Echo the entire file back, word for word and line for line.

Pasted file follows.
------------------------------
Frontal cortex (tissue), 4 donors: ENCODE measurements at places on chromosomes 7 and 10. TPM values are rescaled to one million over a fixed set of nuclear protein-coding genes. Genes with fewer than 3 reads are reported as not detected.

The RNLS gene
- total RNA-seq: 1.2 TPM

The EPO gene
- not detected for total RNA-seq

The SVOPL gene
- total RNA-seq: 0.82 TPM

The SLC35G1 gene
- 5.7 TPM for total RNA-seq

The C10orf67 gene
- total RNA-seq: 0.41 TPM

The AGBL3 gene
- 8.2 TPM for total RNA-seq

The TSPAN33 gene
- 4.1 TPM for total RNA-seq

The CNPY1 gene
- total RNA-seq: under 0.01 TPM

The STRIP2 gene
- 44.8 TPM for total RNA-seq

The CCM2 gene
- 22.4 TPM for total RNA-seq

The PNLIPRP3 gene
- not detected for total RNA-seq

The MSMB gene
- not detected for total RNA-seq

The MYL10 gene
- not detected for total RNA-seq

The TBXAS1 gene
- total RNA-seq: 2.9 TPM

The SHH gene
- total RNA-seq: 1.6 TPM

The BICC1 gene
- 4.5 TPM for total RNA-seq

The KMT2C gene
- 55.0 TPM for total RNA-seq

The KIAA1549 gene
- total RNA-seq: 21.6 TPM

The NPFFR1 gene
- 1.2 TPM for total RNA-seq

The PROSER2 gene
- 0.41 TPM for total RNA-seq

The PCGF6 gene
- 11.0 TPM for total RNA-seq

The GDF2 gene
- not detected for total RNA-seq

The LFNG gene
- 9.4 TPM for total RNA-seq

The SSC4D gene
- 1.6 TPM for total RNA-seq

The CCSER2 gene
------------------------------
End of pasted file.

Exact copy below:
Frontal cortex (tissue), 4 donors: ENCODE measurements at places on chromosomes 7 and 10. TPM values are rescaled to one million over a fixed set of nuclear protein-coding genes. Genes with fewer than 3 reads are reported as not detected.

The RNLS gene
- total RNA-seq: 1.2 TPM

The EPO gene
- not detected for total RNA-seq

The SVOPL gene
- total RNA-seq: 0.82 TPM

The SLC35G1 gene
- 5.7 TPM for total RNA-seq

The C10orf67 gene
- total RNA-seq: 0.41 TPM

The AGBL3 gene
- 8.2 TPM for total RNA-seq

The TSPAN33 gene
- 4.1 TPM for total RNA-seq

The CNPY1 gene
- total RNA-seq: under 0.01 TPM

The STRIP2 gene
- 44.8 TPM for total RNA-seq

The CCM2 gene
- 22.4 TPM for total RNA-seq

The PNLIPRP3 gene
- not detected for total RNA-seq

The MSMB gene
- not detected for total RNA-seq

The MYL10 gene
- not detected for total RNA-seq

The TBXAS1 gene
- total RNA-seq: 2.9 TPM

The SHH gene
- total RNA-seq: 1.6 TPM

The BICC1 gene
- 4.5 TPM for total RNA-seq

The KMT2C gene
- 55.0 TPM for total RNA-seq

The KIAA1549 gene
- total RNA-seq: 21.6 TPM

The NPFFR1 gene
- 1.2 TPM for total RNA-seq

The PROSER2 gene
- 0.41 TPM for total RNA-seq

The PCGF6 gene
- 11.0 TPM for total RNA-seq

The GDF2 gene
- not detected for total RNA-seq

The LFNG gene
- 9.4 TPM for total RNA-seq

The SSC4D gene
- 1.6 TPM for total RNA-seq

The CCSER2 gene